As the American cannabis industry has grown from a cottage industry to a $25 billion-a-year commercial enterprise employing 428,059 people nationally, the commodity that pot has become bears little similarity to the substance that was once sold raw. Flower is now delivered in child-safety-locked, plastic-lined mylar pouches; every gramme of hash appears to require its own glass jar, plastic lid, and cardboard box; and half-gram vape pens are frequently dug from three times their own weight in display and security packaging before usage. While much of the outside packaging may be recycled, vaporiser cartridges might be far more difficult to dispose of.
Cannabis is more popular than ever in the US — 44 percent of adults have access to it, either medically or recreationally, more than 90 percent of adults support its full legalization, and a 2021 Weedmaps survey suggests that usage has increased by 50 percent since the start of the pandemic. What’s more, edibles and concentrates continue to rise in popularity among all age groups, from boomers to doomers. This increased demand for vape cartridges — both near-ubiquitous 510-threads like those from Rove or more specialized carts like the Pax Era Pods — has led to their increased production and, in turn, their inevitable arrival in American landfills. In California, the nation’s largest legal cannabis market, 510 cartridges are quite popular but, due to the state’s strict hazardous waste disposal regulations, difficult to dispose of in a responsible manner.
On the production side, virtually every ingredient, component, growth medium, nutrient, castoff, trimming, and scrap is carefully destroyed, typically either dismantled on-site or rendered unusable before being shipped to a certified waste facility. At the cultivation level, Taylor Vozniak, Sales and Marketing Manager for California cannabis waste management company Gaiaca, told Engadget, “it would be plants after they’ve been trimmed, grow medium — that’s either going to be soil or rock wool or cocoa husk — any sort of water nutrients or pesticides.”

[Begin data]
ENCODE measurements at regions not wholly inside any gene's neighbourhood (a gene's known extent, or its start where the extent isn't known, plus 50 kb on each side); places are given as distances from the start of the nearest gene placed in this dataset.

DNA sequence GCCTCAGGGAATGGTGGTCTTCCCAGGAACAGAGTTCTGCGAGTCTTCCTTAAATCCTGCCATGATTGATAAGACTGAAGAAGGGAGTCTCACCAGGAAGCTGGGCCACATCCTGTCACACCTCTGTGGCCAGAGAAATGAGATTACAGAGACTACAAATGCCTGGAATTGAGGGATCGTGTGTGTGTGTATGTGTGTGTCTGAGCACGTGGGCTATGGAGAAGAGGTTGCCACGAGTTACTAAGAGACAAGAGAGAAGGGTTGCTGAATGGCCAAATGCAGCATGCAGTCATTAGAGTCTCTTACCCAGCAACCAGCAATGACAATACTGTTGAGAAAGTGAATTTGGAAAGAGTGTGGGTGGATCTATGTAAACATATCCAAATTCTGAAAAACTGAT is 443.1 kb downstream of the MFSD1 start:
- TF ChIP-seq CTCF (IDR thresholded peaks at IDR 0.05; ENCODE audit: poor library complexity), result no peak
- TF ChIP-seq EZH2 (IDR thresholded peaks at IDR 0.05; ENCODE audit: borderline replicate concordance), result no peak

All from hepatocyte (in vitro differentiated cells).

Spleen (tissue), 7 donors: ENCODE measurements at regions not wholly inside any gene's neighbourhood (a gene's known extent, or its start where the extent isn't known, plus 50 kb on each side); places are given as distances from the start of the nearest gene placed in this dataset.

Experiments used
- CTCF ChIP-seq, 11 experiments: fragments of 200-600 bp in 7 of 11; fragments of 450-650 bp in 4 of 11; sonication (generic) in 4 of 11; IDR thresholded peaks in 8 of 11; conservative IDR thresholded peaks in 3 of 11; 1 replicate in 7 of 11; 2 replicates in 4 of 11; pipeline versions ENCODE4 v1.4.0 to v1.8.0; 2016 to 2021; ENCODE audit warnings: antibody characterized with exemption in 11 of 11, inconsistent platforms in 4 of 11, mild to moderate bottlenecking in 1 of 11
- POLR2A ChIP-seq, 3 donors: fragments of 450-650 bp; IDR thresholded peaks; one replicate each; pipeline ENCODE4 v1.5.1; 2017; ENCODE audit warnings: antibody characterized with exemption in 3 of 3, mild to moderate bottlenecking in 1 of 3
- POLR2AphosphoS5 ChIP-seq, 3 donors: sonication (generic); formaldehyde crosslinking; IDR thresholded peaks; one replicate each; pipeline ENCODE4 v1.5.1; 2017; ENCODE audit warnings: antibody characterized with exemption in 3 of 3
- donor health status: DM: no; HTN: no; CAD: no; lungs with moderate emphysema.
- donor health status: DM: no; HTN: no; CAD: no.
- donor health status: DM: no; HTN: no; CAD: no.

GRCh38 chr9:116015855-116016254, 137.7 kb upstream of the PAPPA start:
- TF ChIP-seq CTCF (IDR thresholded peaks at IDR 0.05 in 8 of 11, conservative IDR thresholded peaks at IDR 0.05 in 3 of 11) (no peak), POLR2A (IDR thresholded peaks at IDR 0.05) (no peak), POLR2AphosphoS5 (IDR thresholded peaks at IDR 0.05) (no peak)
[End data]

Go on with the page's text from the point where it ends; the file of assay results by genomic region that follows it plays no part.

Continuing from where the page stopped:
At the manufacturing stage, the company handles post-production green waste (think, mashed up stems and leaves) as well as hazardous waste like concentrate solvents and failed edible product batches like misshapen canna-gummies or burned weed brownies — the latter must be destroyed on-site to stay within bounds of the California Cannabis Track and Trace (CCTT) system operated by the state’s Department of Cannabis Control. The CCTT extends to the point of sale, meaning that local dispensaries are responsible for seeing returned product and defective merchandise properly destroyed.
“Single-use batteries have been a big sticking point for a while now,” Vozniak said. “We’re proud that we can recycle those vape batteries either with or without cannabis.” As it turns out, much of the underlying impetus for the creation of the CCTT system, Vozniak notes, is to prevent this waste from being illicitly harvested and resold. “The overarching way these regulations were written the way they were is to prevent any sort of product going into the black market,” he noted, which is why cannabis by-products, which is what all the stuff above is considered, has to be rendered into inert “waste” before it gets put in the ground. It’s also why your local dispensary doesn’t have a drop-off bin for used cartridges.
Products are handled slightly differently depending on whether they’re THC or CBD-based. “CBD is federally legal,” Vozniak said — so that it can be transported across state lines for disposal, “while THC is state-by-state regulated. A lot of the time you’ll see, especially in California, CBD destroyed on site, but I have a client in Dallas who I’ve been able to just take their product as-is off site to a disposal facility.”